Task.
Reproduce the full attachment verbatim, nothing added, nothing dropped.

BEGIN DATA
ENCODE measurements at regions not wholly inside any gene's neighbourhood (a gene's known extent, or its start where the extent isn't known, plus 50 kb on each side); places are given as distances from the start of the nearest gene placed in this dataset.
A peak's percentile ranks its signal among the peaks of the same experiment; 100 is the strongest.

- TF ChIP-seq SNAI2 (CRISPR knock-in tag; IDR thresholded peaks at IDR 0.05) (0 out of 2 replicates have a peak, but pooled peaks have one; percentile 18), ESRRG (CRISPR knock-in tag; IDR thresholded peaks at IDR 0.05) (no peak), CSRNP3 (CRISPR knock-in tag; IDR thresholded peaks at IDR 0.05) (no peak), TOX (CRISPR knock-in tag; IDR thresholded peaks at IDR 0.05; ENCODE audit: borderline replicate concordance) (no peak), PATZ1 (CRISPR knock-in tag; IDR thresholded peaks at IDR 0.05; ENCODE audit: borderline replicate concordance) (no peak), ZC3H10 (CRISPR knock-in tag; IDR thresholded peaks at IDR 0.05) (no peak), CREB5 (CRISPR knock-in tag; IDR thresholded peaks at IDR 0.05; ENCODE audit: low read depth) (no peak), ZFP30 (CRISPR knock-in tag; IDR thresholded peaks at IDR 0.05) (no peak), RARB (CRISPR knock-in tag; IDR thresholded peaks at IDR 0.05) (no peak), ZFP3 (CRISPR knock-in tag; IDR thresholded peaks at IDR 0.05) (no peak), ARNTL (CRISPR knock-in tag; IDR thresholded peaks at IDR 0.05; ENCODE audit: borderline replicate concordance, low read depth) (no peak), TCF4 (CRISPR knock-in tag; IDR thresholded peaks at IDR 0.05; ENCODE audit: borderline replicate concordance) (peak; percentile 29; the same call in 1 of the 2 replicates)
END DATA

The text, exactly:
ENCODE measurements at regions not wholly inside any gene's neighbourhood (a gene's known extent, or its start where the extent isn't known, plus 50 kb on each side); places are given as distances from the start of the nearest gene placed in this dataset.
A peak's percentile ranks its signal among the peaks of the same experiment; 100 is the strongest.

- TF ChIP-seq SNAI2 (CRISPR knock-in tag; IDR thresholded peaks at IDR 0.05) (0 out of 2 replicates have a peak, but pooled peaks have one; percentile 18), ESRRG (CRISPR knock-in tag; IDR thresholded peaks at IDR 0.05) (no peak), CSRNP3 (CRISPR knock-in tag; IDR thresholded peaks at IDR 0.05) (no peak), TOX (CRISPR knock-in tag; IDR thresholded peaks at IDR 0.05; ENCODE audit: borderline replicate concordance) (no peak), PATZ1 (CRISPR knock-in tag; IDR thresholded peaks at IDR 0.05; ENCODE audit: borderline replicate concordance) (no peak), ZC3H10 (CRISPR knock-in tag; IDR thresholded peaks at IDR 0.05) (no peak), CREB5 (CRISPR knock-in tag; IDR thresholded peaks at IDR 0.05; ENCODE audit: low read depth) (no peak), ZFP30 (CRISPR knock-in tag; IDR thresholded peaks at IDR 0.05) (no peak), RARB (CRISPR knock-in tag; IDR thresholded peaks at IDR 0.05) (no peak), ZFP3 (CRISPR knock-in tag; IDR thresholded peaks at IDR 0.05) (no peak), ARNTL (CRISPR knock-in tag; IDR thresholded peaks at IDR 0.05; ENCODE audit: borderline replicate concordance, low read depth) (no peak), TCF4 (CRISPR knock-in tag; IDR thresholded peaks at IDR 0.05; ENCODE audit: borderline replicate concordance) (peak; percentile 29; the same call in 1 of the 2 replicates)